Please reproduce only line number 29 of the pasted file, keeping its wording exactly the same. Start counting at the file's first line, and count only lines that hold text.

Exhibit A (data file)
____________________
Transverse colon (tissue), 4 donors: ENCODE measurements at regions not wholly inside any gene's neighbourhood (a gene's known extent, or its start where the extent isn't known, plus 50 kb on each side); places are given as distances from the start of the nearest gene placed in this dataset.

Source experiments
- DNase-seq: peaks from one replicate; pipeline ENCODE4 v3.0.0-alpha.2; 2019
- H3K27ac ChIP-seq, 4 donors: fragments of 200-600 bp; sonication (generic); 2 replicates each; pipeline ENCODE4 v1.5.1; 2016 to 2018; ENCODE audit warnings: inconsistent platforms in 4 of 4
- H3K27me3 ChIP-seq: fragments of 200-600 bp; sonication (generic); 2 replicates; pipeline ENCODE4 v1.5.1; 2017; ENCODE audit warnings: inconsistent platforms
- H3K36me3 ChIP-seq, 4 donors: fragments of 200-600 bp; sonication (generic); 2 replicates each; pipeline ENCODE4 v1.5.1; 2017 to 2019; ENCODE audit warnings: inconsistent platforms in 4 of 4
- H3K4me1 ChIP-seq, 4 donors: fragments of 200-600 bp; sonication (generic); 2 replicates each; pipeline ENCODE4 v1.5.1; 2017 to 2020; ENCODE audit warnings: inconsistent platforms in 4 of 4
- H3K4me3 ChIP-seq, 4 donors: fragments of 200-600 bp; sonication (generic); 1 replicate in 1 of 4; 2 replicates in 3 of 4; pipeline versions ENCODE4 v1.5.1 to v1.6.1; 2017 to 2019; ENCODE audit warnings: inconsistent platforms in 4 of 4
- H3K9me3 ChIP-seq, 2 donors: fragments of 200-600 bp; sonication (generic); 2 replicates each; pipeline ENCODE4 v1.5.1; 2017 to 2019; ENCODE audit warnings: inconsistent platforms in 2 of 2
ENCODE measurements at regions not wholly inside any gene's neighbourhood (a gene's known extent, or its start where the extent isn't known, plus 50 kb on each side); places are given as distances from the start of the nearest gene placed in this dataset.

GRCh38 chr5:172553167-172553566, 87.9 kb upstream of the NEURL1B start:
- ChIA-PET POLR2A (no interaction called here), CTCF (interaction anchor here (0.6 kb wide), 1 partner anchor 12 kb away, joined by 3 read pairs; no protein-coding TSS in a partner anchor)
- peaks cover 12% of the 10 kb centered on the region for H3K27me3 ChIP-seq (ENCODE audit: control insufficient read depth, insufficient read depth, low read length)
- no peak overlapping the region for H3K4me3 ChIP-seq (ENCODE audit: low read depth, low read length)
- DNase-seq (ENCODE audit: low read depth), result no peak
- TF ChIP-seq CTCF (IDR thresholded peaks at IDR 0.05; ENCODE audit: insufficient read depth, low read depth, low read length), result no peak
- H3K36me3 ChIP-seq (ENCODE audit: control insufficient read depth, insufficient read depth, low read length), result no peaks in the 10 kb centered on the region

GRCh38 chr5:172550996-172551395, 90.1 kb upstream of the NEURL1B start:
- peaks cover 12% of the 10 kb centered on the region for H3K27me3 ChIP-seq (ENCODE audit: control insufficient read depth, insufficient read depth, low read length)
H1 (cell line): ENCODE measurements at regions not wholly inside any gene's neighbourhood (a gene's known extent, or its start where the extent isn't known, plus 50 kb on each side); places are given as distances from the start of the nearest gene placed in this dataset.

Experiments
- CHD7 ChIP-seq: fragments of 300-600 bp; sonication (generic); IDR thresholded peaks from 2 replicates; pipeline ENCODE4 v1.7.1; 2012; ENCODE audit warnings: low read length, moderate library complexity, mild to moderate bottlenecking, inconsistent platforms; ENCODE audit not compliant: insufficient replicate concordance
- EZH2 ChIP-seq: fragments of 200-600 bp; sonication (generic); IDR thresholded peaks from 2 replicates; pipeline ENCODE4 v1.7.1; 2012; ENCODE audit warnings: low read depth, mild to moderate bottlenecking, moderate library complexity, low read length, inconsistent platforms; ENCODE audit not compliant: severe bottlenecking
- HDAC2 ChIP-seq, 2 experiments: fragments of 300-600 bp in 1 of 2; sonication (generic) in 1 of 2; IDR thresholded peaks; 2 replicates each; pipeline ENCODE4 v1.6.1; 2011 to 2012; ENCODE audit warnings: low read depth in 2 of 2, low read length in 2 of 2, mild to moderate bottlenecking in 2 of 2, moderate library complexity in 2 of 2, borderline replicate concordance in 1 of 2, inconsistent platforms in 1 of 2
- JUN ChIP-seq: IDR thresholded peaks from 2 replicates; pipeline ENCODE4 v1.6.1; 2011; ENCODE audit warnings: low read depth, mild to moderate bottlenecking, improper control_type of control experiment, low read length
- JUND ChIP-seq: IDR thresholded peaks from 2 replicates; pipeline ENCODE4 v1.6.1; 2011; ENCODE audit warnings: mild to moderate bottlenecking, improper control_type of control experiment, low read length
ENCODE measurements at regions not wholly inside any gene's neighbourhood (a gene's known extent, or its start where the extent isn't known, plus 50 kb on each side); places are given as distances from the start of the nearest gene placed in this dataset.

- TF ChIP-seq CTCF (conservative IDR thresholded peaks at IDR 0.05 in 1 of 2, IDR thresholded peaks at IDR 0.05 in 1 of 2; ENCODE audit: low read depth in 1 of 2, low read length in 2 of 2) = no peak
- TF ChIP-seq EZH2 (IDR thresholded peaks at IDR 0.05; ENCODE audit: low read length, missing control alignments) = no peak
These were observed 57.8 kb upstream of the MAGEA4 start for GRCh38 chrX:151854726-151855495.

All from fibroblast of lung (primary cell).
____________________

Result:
- TF ChIP-seq EZH2 (IDR thresholded peaks at IDR 0.05; ENCODE audit: low read length, missing control alignments) = no peak